Category Archives: Weekly Responses

How Do We Measure Success of Dean’s Campaign?

Howard Dean’s presidential campaign in 2004 was a completely novel and used open source campaigning to help promote awareness and fundraising. Unfortunately, this did not translate to votes in the primaries. Trippi explains how the campaigns use of blogs and … Continue reading

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Would online support vs. in reality smell as sweet?

In the 2004 Presidential Election, Howard Dean was an early standout with an enormous amount of supporters. According to many political scientists, his campaign was special because of its presence being predominantly online. His use of the Web to organize, … Continue reading

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Is the Internet a liberal playground?

Generally speaking, liberals are forward thinking and constantly seeking change. Conservatives tend to err on the side of caution when it comes to new technology. In my experience, liberal thinkers are often on the Apple line when the new iPhone … Continue reading

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Dean Campaign: Should candidates stick to traditional campaign styles?

In Here Comes Everybody, Shirky theorizes about how “[w]e now have communications that are flexible enough to match our social capabilities, and we are witnessing the rise of new ways of coordinating action that take advantage of that change”  (20).  … Continue reading

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Does Howard Dean Create the Democratic Strategy for Digital Campaigning?

Hindman highlights the contributions that Howard Dean’s digital campaign brought to political science views on primary campaigns in his article, The Real Lessons of Howard Dean. Earlier research by Glaiser indicated that strategical measurements hold more importance in political campaigning … Continue reading

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Dean’s Internet Strategy

In Hindman’s The Real Lessons of Howard Dean, the author looks to explore the ways in which former presidential candidate Howard Dean was able to create such a successful campaign in 2004. Hindman is quick to highlight the fact that … Continue reading

Posted in Fall 2012, Week 8 | 2 Comments

The Success of the Dean Campaign

As evident in the Hindman article The Real Lessons of Howard Dean: Reflections on the First Digital Campaign, the rise of the Internet began to play an important role in political campaigns, and this importance is highlighted through the first … Continue reading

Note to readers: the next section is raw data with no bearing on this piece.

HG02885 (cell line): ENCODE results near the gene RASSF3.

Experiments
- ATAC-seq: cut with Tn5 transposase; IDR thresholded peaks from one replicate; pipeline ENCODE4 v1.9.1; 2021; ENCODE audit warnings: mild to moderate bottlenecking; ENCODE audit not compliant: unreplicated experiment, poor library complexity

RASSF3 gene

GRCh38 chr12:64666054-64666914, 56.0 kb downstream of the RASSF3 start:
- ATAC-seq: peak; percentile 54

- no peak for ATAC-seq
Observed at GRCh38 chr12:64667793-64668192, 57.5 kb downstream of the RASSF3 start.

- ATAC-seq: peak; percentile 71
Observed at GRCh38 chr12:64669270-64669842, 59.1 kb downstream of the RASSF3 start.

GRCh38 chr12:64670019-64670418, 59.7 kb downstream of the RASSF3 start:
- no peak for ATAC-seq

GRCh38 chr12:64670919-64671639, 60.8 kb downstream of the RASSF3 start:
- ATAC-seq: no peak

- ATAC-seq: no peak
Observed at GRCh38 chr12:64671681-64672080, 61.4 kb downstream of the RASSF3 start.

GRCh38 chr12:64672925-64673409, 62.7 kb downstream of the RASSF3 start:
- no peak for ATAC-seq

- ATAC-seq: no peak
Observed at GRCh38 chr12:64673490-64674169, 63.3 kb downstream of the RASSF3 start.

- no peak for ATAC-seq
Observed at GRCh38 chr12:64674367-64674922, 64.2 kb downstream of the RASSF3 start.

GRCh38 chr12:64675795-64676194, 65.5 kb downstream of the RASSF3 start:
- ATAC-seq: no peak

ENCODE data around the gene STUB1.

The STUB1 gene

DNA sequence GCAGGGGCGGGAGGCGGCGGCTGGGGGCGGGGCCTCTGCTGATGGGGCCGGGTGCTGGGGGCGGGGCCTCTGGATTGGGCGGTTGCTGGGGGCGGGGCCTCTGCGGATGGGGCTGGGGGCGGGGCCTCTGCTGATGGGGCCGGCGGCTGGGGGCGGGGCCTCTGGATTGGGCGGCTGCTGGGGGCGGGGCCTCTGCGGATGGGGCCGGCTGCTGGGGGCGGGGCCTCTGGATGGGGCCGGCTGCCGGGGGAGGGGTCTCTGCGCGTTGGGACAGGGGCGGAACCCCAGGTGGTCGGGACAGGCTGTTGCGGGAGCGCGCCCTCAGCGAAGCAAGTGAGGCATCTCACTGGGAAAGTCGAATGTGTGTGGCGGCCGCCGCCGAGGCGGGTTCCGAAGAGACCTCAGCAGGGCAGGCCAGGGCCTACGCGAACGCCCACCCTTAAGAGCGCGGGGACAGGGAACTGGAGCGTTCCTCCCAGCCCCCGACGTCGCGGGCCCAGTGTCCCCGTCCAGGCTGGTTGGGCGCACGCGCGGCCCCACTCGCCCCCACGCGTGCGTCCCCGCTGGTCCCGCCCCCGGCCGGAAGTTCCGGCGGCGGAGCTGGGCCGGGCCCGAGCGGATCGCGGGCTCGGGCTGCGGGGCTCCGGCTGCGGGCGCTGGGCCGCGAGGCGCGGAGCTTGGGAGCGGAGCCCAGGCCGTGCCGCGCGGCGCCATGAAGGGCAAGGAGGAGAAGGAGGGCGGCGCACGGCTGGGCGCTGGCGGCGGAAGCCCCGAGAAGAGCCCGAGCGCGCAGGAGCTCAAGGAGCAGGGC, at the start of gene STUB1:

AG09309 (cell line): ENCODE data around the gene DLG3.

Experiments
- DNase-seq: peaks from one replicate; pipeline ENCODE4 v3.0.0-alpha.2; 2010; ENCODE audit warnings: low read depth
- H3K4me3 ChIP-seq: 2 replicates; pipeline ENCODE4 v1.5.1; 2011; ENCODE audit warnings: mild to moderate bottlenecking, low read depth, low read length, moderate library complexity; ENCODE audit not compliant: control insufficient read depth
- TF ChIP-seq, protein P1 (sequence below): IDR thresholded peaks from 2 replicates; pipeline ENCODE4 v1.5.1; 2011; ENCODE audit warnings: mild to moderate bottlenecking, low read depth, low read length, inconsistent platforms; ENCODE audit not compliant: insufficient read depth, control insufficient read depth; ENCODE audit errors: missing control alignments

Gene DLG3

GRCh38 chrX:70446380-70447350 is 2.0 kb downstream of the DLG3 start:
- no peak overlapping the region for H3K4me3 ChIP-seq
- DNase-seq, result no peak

Posted in Fall 2012, Week 8 | 1 Comment

A Look at Dean’s Online Campaign

In Exiting Deanspace, Clay Shirky offers various reasons for why Governor Dean’s campaign failed despite its extreme, but brief, success. Frist, he claims that the novelty and innovativeness of the campaign garnered a lot of press coverage which gave him … Continue reading

Posted in Fall 2012, Week 8 | Leave a comment

Dean’s Tactically Ran Campaign

Howard Dean’s campaign for the Democratic nominee in the 2004 presidential campaign marks the start of studying how Internet can be used in political campaigns (Hindman p.127).  Dean’s campaign introduced this method of an interactive website by allowing user generated … Continue reading

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The Telegraph and The Internet

In the reading, The Victorian Internet: The Remarkable Story of Telegraph and the Nineteenth Century’s On-line Pioneers Standage discusses the history of the telegraph, including the failures and successes. The telegraph was able to connect the world in a way … Continue reading

Posted in Fall 2012, Week 6 | 9 Comments

A Sea of Change

The telegraph could be, as primitive as it may be, the most important development to mass communication ever. The telegraph allowed communication to occur for the first time without the help of transportation. Despite the obvious differences between the telegraph … Continue reading

Posted in Fall 2012, Weekly Responses | 2 Comments

Social Networking Sites’ Influence on Social Capital

While reading the study by Pasek, More, and Romer, Realizing the Social Internet? Online Social Network Meets Offline Social Capital, I kept thinking of the Uses and Gratification Theory, which states that individuals do not just passively consume media, but … Continue reading

Posted in Fall 2012, Week 5 | 1 Comment

Online Political Activism: Effective or Not?

In the article, “Measuring the Success of Digital Campaigns” Karpf discusses the tactical and strategic measurements of success with political activism online. Karpf argues that strategic measurements, or qualitative measurements, are better indicators, because they measure the overall quality of … Continue reading

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Groupthink on Social Networking Sites

In his book Here Comes Everybody, Shirky theorizes that increased Internet use leads to a greater social capital and collective action. With the increased prevalence of social networking sites, many wondered how this new ability to access instant information at … Continue reading

Posted in Fall 2012, Week 5 | 4 Comments

Differences after the Growth of Facebook and Twitter

The readings this week focus on if social media use promotes a democracy by encouraging social capital and about being strategically successful for new activist campaigns.  Social capital can be evaluated by the amount of civic participation, political knowledge and … Continue reading